LEGAL SURVEYS DIVISION
Production Totals for the Years 1974 and 1975
1974
Field books prepared	
Lots surveyed	
Survey plans examined
Lots confirmed	
Lots cancelled	
Lots amended	
  277
  389
  253
  330
  1,599
  50
  68
  298
  5,417
  698
  1,089
  917
  614
  667
  3,463
Examination sketches  1,672
Crown grant and lease tracings made  6,257
Wellsite plans recorded	
Reference maps compiled or renewed.
Applications for purchase cleared	
Applications for lease cleared	
Reserves cleared	
Timber sales cleared	
Crown grant applications cleared	
Cancellations from maps	
Inquiries
Letters received and dealt with.
  208
  337
  61
  12
  133
  22
  101
  337
  297
  41,704
Crown land subdivision and right-of-way plans  432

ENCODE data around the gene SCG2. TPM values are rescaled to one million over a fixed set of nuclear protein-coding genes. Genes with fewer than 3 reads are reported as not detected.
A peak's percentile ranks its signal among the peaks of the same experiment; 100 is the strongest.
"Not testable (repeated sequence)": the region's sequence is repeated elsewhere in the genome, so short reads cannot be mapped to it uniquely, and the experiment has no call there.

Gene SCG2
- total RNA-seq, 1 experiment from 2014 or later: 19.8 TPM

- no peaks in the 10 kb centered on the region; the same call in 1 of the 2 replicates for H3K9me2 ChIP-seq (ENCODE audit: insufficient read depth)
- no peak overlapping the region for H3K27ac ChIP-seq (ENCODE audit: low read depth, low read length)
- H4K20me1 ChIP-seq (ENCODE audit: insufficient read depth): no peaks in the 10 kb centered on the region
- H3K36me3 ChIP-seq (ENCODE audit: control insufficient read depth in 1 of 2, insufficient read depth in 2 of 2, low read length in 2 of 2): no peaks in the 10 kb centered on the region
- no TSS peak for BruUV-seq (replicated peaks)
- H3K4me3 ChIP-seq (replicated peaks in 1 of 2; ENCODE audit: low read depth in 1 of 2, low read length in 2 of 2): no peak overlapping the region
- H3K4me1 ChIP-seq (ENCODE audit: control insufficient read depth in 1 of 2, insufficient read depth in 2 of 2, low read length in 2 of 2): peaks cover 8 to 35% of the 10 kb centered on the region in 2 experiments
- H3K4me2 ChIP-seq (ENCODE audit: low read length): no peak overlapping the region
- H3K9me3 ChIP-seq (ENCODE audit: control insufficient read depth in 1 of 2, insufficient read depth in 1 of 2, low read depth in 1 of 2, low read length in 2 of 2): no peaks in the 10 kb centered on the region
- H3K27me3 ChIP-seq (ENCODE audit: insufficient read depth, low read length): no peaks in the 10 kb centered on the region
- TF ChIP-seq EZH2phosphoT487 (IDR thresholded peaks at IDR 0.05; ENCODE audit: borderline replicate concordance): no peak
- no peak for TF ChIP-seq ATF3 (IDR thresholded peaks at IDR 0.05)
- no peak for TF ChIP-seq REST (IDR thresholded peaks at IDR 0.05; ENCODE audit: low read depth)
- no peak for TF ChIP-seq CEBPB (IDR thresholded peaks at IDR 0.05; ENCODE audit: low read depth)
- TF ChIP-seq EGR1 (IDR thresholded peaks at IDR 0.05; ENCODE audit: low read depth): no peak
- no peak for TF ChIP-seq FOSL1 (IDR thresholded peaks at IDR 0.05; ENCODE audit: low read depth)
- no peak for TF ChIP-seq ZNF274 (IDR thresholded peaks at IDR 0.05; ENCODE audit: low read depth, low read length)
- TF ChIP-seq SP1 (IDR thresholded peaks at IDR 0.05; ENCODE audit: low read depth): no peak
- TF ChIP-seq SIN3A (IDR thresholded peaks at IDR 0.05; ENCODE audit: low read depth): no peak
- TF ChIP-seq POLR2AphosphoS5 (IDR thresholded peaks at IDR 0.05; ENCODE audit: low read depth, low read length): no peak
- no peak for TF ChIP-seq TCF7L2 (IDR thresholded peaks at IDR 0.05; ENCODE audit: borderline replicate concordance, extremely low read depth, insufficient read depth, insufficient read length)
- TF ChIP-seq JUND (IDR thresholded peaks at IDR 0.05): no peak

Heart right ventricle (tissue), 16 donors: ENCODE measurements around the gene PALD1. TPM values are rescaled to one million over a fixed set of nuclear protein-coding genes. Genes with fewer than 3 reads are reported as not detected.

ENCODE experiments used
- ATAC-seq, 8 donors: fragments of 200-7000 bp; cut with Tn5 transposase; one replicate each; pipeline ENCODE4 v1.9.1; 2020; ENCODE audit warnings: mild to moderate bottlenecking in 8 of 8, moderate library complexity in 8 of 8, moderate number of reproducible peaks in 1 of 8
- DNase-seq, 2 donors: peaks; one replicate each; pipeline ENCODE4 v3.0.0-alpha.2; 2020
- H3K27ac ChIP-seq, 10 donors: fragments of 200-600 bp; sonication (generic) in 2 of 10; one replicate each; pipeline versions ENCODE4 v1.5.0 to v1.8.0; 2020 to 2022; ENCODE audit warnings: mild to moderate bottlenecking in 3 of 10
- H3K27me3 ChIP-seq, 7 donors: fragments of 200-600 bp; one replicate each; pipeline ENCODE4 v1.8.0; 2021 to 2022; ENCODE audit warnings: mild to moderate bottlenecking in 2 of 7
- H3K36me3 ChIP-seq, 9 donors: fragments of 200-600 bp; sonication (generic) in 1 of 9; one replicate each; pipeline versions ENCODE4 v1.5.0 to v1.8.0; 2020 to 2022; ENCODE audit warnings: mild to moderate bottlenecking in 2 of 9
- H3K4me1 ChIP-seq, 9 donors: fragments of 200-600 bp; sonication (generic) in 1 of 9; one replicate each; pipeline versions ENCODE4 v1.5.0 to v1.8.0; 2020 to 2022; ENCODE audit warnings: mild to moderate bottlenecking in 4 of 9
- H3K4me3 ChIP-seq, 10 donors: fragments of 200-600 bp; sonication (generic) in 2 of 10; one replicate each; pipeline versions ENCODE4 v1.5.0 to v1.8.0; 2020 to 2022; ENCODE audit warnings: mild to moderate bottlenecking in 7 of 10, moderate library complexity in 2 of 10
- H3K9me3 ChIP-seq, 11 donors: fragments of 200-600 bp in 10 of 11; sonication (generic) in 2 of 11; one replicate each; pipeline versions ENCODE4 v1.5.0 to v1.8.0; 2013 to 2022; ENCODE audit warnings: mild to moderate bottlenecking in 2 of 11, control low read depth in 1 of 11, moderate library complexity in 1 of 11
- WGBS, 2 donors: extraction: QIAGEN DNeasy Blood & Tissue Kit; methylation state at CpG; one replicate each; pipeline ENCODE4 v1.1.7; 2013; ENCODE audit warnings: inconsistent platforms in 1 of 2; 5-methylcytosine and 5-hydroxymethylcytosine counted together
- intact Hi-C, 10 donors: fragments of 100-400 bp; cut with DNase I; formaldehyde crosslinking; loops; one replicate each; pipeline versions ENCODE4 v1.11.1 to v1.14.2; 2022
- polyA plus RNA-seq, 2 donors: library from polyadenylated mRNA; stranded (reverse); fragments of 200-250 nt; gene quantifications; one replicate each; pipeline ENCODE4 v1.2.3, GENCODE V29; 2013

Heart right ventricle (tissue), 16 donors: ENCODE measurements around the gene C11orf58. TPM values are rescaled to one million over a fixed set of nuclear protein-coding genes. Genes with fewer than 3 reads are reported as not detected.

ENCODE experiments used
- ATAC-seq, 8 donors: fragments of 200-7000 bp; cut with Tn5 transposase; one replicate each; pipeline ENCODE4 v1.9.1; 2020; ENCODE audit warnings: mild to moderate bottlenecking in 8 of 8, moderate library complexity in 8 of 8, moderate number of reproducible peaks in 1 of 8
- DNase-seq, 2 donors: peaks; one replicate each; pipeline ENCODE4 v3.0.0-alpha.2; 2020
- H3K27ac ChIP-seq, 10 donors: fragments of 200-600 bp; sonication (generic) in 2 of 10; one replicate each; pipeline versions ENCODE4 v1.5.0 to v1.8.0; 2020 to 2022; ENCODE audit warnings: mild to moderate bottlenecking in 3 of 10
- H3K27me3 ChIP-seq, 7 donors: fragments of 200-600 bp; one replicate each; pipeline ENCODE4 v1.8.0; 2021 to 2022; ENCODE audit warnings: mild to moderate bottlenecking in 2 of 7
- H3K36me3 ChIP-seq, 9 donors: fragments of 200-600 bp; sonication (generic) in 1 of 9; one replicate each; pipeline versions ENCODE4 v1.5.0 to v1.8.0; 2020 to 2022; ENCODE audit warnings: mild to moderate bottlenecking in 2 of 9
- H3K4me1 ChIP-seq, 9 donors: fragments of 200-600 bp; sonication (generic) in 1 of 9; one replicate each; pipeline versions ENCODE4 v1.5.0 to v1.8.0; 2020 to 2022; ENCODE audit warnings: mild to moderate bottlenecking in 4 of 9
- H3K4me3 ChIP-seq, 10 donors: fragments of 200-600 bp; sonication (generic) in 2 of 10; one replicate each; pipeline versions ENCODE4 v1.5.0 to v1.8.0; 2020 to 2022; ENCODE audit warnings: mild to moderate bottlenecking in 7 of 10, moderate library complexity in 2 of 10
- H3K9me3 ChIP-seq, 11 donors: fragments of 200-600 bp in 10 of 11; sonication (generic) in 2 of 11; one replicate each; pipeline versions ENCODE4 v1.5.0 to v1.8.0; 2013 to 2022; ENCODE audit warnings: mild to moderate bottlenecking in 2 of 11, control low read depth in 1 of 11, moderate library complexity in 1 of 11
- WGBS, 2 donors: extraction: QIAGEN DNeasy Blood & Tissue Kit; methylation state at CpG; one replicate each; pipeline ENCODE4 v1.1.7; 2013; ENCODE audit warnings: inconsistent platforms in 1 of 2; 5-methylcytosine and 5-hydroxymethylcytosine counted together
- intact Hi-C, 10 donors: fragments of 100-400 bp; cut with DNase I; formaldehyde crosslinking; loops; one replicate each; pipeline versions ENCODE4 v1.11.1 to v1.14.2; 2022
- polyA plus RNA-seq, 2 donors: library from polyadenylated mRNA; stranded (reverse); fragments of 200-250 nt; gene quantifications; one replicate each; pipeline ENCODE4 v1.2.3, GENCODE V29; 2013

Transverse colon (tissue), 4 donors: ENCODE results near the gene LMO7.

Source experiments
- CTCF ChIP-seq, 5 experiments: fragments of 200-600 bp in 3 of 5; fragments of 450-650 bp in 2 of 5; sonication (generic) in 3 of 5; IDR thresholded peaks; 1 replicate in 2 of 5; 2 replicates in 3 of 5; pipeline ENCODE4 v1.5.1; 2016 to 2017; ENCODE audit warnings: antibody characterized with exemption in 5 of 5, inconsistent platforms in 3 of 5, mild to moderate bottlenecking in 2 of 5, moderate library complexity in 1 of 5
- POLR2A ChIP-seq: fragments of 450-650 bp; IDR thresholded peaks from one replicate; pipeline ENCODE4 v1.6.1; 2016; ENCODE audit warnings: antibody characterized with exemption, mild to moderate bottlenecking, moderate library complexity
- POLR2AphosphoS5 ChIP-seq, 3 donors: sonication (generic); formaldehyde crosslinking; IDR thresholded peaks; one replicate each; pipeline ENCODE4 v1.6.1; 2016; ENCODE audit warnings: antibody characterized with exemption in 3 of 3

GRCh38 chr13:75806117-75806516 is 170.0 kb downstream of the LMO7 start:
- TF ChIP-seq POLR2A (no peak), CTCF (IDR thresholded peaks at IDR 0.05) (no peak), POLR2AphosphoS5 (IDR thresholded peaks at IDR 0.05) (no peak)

Plans checked for the Land Registry Office  1,603
Descriptions written  439
Draughting (Divisional projects), number of hours   	
Money-mail and verbal request forms    	
Number of customers (1,136 hours)    	
Survey instructions issued	
Mineral claims lots created	
Mining leases cleared	
Mining claims plotted	
Mineral claims gazetted	
Mineral claims cancelled	
Placer leases plotted	
Placer leases cancelled	
Documents from vault examined.
Distribution of Survey-posts
1975
226
274
250
320
272
65
103
147
3,863
420
1,297
1,030
744
375
3,342
1,544
8,297
111
324
3
13
40
54
34
297
522
40,131
365
1,671
266
369
249
274
B.C.L.S.
Bar
Standard
Pipe
Rock
Post
Drive-
able Pin
Post Cap
Anchor
Plate
Drive-
able Pipe
2V."
Alum.
Bolt
Amount on hand, Jan. 1,
1975	
2,465
3,000
1,147
100
1,333
2,000
3,760
2,130
3,193
1.778  I           498
1,776
New stock	
Totals   	
5,465 |       1,247 |       3,333 |       3,760
5,323
1,778
498
1,776
852
10
100
1 291
108
1,728
566
—
20
180
24
774
Public surveyors